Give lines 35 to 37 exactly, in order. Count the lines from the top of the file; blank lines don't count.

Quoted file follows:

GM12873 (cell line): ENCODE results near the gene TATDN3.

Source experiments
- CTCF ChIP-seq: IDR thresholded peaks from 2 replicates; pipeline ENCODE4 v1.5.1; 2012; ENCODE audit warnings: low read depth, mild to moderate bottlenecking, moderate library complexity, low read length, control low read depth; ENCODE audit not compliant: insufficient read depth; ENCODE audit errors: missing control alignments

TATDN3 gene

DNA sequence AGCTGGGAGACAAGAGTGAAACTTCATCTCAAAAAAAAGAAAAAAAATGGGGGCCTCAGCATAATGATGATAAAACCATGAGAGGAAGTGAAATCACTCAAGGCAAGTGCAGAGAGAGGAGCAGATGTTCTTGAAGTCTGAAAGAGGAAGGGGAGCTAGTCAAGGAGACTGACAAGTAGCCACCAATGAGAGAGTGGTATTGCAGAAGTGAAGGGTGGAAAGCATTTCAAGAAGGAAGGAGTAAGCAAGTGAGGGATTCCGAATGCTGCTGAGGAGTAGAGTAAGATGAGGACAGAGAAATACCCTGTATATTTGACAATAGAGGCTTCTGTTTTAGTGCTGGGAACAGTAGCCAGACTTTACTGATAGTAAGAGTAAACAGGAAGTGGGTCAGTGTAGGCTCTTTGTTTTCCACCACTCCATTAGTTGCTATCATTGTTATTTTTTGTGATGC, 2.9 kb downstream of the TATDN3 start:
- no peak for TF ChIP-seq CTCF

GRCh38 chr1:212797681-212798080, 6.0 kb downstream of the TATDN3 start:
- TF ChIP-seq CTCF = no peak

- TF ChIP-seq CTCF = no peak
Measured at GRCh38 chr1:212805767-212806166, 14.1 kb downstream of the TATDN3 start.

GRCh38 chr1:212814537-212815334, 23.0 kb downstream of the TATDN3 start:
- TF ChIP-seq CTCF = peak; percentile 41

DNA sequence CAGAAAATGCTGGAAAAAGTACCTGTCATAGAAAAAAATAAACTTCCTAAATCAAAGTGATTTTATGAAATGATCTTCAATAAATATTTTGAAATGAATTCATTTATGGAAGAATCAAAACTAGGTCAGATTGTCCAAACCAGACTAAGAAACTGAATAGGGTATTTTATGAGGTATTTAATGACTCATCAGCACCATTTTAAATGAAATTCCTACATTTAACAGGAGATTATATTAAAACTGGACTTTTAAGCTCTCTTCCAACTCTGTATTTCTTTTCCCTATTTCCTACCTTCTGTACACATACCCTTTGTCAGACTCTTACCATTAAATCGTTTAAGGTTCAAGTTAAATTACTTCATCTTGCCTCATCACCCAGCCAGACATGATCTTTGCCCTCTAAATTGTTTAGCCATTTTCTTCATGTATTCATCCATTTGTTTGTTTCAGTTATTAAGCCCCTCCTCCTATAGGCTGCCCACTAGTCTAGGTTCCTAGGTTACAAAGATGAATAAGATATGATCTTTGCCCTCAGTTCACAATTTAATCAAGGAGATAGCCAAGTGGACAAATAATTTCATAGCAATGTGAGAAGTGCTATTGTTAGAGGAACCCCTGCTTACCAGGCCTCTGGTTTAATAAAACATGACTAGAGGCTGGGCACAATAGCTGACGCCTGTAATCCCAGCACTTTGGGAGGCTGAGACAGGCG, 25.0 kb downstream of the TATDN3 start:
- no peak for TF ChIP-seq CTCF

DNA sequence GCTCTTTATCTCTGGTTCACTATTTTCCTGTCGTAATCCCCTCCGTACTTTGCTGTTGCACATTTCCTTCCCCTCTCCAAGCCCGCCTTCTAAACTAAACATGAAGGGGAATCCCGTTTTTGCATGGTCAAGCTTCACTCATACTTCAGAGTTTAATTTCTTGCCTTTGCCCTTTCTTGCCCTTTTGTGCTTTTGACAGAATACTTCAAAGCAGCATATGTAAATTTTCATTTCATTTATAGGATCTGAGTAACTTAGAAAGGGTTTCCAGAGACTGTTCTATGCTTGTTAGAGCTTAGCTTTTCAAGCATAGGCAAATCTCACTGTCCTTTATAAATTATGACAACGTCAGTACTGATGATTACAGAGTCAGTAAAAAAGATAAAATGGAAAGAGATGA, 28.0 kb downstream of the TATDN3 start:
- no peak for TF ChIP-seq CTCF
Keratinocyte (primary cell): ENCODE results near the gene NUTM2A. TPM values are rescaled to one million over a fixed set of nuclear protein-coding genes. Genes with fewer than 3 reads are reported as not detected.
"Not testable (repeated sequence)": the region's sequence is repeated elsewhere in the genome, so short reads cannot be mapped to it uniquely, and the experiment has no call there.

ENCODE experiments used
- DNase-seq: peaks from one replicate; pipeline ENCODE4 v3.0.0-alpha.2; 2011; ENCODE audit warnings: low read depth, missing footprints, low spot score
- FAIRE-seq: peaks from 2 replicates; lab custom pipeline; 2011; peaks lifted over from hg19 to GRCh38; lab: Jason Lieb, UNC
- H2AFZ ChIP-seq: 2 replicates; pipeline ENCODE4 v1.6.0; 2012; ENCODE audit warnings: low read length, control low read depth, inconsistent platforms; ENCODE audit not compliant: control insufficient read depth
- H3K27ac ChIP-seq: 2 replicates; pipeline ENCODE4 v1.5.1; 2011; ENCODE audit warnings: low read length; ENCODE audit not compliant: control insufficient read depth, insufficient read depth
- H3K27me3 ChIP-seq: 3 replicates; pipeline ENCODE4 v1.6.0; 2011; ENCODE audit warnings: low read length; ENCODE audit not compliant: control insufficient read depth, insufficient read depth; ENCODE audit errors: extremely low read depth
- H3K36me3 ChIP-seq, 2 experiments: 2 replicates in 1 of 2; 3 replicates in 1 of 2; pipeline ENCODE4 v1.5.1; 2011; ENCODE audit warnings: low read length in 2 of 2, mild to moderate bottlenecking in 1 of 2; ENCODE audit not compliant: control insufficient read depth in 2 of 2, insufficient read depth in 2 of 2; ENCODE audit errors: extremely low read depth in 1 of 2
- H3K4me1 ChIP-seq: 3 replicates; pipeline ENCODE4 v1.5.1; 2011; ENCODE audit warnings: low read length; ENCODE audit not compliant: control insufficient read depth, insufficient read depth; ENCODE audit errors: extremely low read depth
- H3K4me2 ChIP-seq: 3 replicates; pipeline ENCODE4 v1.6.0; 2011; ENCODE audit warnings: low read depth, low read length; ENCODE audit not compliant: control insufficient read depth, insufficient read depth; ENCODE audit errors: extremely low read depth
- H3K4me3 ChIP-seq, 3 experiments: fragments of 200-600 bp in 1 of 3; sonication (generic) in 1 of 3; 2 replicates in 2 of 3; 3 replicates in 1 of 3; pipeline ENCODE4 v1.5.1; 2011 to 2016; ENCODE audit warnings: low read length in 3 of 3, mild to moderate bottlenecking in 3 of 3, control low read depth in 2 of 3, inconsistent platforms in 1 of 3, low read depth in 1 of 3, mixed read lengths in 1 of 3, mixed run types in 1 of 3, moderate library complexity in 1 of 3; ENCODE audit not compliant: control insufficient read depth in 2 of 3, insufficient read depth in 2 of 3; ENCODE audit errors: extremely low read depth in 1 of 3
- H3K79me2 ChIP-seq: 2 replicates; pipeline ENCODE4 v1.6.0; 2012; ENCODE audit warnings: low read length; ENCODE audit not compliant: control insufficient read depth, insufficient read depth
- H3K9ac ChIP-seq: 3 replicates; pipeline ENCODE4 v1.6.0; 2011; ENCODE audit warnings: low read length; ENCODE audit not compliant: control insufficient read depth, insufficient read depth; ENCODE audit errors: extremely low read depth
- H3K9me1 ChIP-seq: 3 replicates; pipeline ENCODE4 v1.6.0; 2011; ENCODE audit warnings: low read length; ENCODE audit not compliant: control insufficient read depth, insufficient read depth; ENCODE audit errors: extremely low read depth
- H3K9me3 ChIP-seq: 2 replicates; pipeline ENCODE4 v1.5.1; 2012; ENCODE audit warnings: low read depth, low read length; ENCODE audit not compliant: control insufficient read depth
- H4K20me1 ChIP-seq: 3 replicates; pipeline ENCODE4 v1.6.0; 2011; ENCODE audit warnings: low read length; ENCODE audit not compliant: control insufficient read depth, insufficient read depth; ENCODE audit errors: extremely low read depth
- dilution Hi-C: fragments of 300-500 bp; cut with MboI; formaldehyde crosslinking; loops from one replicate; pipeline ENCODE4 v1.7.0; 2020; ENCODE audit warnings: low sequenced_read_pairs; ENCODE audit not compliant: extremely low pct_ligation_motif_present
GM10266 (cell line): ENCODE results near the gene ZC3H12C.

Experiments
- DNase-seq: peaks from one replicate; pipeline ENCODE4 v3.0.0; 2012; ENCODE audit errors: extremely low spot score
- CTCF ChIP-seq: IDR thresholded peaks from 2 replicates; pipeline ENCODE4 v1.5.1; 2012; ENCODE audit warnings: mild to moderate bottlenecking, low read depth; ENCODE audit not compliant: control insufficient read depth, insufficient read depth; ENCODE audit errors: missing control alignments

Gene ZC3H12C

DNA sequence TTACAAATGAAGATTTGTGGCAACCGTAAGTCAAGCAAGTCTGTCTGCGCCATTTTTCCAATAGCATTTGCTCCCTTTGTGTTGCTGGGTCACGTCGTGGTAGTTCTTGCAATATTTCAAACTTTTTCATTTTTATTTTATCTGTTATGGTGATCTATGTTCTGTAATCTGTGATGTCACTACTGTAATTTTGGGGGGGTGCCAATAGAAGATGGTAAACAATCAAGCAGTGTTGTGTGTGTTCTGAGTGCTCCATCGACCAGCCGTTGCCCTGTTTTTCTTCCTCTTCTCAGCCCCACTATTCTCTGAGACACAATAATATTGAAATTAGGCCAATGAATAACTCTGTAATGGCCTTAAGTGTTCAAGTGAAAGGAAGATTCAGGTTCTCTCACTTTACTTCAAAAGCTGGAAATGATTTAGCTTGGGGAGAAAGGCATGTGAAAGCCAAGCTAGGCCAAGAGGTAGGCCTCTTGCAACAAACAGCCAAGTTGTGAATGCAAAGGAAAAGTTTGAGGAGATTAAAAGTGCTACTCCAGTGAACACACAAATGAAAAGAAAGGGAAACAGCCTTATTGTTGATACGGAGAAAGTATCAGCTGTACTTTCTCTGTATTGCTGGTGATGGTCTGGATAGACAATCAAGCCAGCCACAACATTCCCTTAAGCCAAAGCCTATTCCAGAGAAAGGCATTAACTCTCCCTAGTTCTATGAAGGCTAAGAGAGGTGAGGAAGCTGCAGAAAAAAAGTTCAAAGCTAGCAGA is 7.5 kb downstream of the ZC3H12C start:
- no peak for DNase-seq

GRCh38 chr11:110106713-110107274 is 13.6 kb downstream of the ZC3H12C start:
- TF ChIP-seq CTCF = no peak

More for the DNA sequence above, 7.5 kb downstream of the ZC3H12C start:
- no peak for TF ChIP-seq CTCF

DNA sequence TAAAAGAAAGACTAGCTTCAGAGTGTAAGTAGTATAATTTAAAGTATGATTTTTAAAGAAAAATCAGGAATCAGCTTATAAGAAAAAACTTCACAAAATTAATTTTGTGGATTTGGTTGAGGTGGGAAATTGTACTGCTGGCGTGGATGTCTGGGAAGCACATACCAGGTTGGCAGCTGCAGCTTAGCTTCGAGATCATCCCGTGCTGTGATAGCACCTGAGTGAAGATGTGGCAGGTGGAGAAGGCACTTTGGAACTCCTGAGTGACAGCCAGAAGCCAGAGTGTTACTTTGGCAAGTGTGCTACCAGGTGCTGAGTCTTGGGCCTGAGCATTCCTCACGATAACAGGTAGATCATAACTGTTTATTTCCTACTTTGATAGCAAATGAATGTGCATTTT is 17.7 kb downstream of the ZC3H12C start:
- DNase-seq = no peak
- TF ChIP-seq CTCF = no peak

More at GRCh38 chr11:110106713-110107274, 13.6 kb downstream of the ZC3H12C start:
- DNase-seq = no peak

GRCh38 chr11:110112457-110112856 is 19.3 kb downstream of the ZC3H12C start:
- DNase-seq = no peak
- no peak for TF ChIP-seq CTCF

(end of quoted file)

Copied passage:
GM10266 (cell line): ENCODE results near the gene ZC3H12C.

Experiments
- DNase-seq: peaks from one replicate; pipeline ENCODE4 v3.0.0; 2012; ENCODE audit errors: extremely low spot score